Wednesday, March 3, 2021

Study finds majority of ski resort residents still had Covid immunity eight months after outbreak

Study finds majority of ski resort residents still had Covid immunity eight months after outbreak

A study of residents in the ski resort of Ischgl, the site of Austria’s worst coronavirus outbreak, found that the majority of people remained immune at least eight months after contracting the virus, scientists said on Thursday.

The findings provide more insight into how long immunity lasts after infection and also suggest that herd immunity may start to kick in earlier than is widely believed, the team behind the study said.

AGES, Austria’s main public health agency, believes the Ischgl outbreak, in which thousands of people from across Europe were infected, began last February before the first cases in Austria were detected.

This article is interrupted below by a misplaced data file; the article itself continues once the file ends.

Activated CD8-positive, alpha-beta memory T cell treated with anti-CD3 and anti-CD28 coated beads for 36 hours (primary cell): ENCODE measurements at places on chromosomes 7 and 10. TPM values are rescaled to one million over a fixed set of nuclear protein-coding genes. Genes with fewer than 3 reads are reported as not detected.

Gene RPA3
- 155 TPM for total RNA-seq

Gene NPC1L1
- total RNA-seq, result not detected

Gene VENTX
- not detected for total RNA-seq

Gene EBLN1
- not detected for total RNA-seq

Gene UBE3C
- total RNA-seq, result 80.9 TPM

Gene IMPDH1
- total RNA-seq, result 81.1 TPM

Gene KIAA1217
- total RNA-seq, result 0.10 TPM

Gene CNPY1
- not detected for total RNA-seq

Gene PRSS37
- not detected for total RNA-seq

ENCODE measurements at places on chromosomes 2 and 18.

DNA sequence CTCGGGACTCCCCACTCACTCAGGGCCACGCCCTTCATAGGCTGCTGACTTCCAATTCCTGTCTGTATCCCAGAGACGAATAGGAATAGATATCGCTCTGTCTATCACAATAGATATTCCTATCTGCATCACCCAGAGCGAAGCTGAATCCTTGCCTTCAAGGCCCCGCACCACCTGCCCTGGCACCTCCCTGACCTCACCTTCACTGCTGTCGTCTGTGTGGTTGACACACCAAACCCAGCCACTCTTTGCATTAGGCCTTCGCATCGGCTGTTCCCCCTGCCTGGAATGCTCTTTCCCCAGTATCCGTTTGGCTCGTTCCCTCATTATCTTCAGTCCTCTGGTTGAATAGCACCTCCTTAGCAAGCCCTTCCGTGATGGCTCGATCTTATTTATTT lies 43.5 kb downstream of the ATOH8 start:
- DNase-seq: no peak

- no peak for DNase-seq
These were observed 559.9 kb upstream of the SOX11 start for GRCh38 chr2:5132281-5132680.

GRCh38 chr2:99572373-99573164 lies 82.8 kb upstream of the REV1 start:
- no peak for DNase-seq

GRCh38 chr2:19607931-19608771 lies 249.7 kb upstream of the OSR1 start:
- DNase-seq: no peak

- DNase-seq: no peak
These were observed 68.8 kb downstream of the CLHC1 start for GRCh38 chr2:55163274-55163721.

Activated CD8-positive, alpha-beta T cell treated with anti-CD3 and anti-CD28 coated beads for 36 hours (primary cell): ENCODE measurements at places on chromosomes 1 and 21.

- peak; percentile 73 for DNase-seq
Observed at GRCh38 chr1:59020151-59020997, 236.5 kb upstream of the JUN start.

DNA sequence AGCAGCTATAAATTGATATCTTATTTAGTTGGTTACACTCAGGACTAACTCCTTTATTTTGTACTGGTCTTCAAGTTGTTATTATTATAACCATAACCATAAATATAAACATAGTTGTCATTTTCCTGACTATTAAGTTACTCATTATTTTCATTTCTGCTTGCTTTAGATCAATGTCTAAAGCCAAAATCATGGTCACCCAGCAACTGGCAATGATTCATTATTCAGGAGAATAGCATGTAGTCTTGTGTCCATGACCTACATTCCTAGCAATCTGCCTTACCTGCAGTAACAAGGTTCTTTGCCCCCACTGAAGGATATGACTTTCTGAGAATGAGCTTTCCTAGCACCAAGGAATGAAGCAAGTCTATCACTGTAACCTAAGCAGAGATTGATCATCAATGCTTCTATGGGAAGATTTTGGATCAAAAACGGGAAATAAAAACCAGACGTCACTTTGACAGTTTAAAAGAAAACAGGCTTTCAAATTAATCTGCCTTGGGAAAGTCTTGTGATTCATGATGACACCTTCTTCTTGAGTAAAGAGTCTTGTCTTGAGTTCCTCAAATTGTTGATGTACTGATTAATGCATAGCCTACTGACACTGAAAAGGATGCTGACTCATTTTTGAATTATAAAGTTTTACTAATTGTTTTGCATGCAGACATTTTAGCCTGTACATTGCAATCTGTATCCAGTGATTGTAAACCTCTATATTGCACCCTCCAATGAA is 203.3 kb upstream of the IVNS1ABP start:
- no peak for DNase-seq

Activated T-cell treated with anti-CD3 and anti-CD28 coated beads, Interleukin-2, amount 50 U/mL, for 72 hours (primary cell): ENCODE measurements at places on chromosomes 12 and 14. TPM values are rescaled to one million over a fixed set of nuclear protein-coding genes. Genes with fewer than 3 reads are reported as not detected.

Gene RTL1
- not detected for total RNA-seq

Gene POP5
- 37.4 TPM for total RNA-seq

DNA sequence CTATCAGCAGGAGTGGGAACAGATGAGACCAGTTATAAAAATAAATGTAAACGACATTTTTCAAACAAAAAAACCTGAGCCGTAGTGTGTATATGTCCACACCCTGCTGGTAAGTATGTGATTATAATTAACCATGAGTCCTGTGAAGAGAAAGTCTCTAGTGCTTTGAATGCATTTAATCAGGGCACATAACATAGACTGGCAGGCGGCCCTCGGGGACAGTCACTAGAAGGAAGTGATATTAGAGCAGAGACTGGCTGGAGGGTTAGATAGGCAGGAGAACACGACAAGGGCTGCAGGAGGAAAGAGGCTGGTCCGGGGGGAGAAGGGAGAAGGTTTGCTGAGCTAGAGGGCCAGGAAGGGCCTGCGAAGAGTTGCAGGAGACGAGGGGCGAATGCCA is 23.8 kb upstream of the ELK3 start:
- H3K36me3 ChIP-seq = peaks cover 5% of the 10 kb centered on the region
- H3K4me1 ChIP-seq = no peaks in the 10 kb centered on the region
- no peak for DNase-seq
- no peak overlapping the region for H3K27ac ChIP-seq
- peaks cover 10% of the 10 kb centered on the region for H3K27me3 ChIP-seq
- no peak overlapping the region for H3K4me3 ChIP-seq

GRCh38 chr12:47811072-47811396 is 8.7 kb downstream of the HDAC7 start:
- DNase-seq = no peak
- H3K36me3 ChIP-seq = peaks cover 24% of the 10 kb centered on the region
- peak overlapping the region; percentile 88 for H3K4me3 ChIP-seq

The Medical University of Innsbruck conducted a study in April that found 42 per cent of Ischgl’s population had antibodies. A follow-up study, conducted in November and published on Thursday, found the vast majority of those who had antibodies in the first study still had them in the second.

“In close to 90 per cent of those who tested seropositive in April, antibodies could also be detected in November,” virologist Dorothee van Laer, one of the scientists who carried out the study, said in a statement. The study involved just over 900 people, 801 of whom took part in the first one.

“Despite a slight fall in the concentration of antibodies we can… say that immunity is relatively stable,” she said.

The university said its study was one of the biggest of its kind and over one of the longest periods, helping to answer the question of how long immunity lasts after infection. It also suggests herd immunity starts to kick in sooner than many have suggested, as Ischgl had a much smaller second wave of infections in November than comparable towns in the region.

“It seems that this immunity situation, which was somewhere between 40 and 50 per cent [of the population] in November … actually protected the population from infection,” Ms van Laer told a news conference.

She added that basic social distancing measures, like face masks being required and bars being shut, were in place then.

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